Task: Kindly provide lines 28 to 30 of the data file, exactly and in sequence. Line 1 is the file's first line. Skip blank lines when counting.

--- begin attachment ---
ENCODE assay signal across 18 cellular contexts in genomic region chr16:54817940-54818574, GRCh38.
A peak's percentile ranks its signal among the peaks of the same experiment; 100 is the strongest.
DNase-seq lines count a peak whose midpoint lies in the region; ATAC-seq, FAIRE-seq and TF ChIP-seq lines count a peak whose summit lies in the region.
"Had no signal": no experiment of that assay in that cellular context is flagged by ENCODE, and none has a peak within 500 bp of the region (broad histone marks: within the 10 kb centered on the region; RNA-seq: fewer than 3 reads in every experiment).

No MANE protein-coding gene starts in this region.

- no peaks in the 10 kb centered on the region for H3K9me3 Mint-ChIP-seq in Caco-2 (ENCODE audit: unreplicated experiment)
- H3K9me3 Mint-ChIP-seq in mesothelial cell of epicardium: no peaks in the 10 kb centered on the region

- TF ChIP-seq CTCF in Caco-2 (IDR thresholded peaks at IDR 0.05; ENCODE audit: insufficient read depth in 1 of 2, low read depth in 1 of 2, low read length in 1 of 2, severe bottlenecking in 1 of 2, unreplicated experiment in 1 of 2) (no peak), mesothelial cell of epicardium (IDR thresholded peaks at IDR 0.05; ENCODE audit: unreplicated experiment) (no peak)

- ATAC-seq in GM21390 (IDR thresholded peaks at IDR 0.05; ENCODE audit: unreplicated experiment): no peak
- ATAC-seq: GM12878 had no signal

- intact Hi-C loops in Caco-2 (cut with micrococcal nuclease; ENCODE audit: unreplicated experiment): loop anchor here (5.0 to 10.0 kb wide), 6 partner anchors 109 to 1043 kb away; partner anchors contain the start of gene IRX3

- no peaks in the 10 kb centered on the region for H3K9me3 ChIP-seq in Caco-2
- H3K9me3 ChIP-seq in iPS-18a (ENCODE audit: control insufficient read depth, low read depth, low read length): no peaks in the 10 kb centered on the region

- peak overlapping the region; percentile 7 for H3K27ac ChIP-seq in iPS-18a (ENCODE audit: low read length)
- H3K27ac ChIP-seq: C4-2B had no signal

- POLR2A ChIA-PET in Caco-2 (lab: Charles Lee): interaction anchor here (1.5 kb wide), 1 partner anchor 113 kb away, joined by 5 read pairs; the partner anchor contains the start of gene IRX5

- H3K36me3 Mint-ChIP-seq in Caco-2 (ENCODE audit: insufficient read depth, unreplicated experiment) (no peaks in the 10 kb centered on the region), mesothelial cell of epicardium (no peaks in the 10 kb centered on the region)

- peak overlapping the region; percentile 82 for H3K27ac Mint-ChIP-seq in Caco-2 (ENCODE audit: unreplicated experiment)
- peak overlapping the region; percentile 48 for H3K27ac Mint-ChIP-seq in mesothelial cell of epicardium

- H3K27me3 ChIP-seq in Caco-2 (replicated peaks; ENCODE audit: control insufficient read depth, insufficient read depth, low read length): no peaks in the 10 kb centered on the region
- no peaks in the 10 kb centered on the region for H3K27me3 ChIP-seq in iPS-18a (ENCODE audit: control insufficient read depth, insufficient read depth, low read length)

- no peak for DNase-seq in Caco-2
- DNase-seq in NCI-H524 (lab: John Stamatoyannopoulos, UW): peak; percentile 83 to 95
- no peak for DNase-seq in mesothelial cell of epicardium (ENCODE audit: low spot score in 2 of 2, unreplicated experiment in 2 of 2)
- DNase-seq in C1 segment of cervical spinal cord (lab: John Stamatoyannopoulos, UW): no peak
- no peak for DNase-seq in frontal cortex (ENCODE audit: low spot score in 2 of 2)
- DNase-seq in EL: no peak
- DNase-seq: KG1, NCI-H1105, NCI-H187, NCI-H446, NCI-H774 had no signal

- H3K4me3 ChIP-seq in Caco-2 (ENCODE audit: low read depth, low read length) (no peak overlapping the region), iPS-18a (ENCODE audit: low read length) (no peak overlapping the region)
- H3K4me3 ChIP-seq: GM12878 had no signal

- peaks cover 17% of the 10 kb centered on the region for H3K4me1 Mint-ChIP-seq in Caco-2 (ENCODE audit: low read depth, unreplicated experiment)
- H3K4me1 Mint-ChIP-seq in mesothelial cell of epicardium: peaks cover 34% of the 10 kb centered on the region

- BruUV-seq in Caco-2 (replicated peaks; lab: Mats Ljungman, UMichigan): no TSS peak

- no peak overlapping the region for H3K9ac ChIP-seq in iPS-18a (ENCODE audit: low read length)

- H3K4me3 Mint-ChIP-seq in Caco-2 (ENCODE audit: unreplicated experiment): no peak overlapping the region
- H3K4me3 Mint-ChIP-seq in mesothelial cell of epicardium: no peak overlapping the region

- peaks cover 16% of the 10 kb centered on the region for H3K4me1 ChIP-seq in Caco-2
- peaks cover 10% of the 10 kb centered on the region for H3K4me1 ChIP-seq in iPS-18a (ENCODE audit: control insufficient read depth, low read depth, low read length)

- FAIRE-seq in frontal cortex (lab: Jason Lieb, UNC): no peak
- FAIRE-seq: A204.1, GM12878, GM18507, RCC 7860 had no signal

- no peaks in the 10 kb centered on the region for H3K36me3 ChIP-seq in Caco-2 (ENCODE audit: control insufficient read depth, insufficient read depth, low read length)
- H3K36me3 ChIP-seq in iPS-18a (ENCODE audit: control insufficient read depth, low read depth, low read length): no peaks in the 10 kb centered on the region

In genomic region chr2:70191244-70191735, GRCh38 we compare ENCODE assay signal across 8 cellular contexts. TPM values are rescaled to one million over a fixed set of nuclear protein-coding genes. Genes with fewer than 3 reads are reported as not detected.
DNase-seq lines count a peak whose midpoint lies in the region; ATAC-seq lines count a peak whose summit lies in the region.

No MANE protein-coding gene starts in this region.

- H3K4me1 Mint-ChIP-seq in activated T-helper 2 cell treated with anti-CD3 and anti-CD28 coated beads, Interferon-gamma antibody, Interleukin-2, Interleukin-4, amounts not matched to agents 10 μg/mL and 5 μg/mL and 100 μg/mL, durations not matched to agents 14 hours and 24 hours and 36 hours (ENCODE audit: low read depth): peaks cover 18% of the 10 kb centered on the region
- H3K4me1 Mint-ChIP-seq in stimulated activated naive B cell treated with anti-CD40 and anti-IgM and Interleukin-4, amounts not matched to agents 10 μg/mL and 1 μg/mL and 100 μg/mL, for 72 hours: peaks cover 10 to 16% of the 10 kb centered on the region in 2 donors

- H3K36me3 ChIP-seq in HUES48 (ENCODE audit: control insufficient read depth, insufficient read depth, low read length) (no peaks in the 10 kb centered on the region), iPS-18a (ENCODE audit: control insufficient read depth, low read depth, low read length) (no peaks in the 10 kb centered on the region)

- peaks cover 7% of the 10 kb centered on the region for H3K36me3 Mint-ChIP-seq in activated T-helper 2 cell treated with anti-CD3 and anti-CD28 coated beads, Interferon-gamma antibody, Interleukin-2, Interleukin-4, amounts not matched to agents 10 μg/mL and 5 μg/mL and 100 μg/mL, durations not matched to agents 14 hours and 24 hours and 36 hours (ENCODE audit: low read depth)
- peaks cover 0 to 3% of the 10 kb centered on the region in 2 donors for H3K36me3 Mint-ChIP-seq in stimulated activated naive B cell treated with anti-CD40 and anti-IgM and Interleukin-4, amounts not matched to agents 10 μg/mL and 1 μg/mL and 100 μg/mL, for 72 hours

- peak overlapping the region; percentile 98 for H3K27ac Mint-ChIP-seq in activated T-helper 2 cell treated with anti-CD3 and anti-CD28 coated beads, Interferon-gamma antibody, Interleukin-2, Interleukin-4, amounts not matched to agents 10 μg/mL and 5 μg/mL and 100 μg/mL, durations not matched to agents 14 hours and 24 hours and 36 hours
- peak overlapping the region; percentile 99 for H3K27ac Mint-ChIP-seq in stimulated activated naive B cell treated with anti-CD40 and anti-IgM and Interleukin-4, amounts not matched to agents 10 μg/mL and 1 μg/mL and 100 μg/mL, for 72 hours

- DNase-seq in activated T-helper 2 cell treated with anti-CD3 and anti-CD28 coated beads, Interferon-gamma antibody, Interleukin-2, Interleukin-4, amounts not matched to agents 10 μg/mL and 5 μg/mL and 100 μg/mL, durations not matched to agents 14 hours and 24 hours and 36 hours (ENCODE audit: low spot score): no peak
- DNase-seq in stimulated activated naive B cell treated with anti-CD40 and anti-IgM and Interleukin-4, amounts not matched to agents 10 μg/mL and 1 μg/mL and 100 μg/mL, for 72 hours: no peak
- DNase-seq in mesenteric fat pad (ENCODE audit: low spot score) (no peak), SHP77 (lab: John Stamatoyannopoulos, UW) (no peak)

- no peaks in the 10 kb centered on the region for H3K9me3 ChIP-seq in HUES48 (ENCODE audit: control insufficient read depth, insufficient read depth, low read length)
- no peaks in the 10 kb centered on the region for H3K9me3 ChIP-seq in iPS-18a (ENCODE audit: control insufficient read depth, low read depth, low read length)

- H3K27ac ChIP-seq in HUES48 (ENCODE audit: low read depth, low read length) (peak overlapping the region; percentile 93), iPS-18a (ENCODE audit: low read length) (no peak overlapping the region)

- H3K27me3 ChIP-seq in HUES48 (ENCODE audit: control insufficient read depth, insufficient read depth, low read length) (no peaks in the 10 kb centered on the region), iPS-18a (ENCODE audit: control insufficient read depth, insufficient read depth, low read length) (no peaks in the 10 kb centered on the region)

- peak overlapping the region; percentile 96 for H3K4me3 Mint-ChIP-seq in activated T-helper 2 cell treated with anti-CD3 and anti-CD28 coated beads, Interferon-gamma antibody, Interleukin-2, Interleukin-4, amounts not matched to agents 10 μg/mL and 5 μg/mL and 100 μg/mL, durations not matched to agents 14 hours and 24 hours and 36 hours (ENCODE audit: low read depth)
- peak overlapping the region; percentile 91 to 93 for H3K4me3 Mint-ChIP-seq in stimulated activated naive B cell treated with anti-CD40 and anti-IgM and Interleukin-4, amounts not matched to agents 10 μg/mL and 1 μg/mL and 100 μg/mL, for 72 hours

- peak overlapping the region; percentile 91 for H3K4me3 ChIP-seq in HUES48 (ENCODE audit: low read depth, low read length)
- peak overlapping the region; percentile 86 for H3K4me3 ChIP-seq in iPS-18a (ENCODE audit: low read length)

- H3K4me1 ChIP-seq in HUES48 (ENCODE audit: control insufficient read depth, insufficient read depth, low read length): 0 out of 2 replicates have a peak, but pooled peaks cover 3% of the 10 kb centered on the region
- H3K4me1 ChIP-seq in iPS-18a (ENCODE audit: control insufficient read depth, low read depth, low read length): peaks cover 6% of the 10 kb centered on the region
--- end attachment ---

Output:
- DNase-seq: KG1, NCI-H1105, NCI-H187, NCI-H446, NCI-H774 had no signal

- H3K4me3 ChIP-seq in Caco-2 (ENCODE audit: low read depth, low read length) (no peak overlapping the region), iPS-18a (ENCODE audit: low read length) (no peak overlapping the region)
- H3K4me3 ChIP-seq: GM12878 had no signal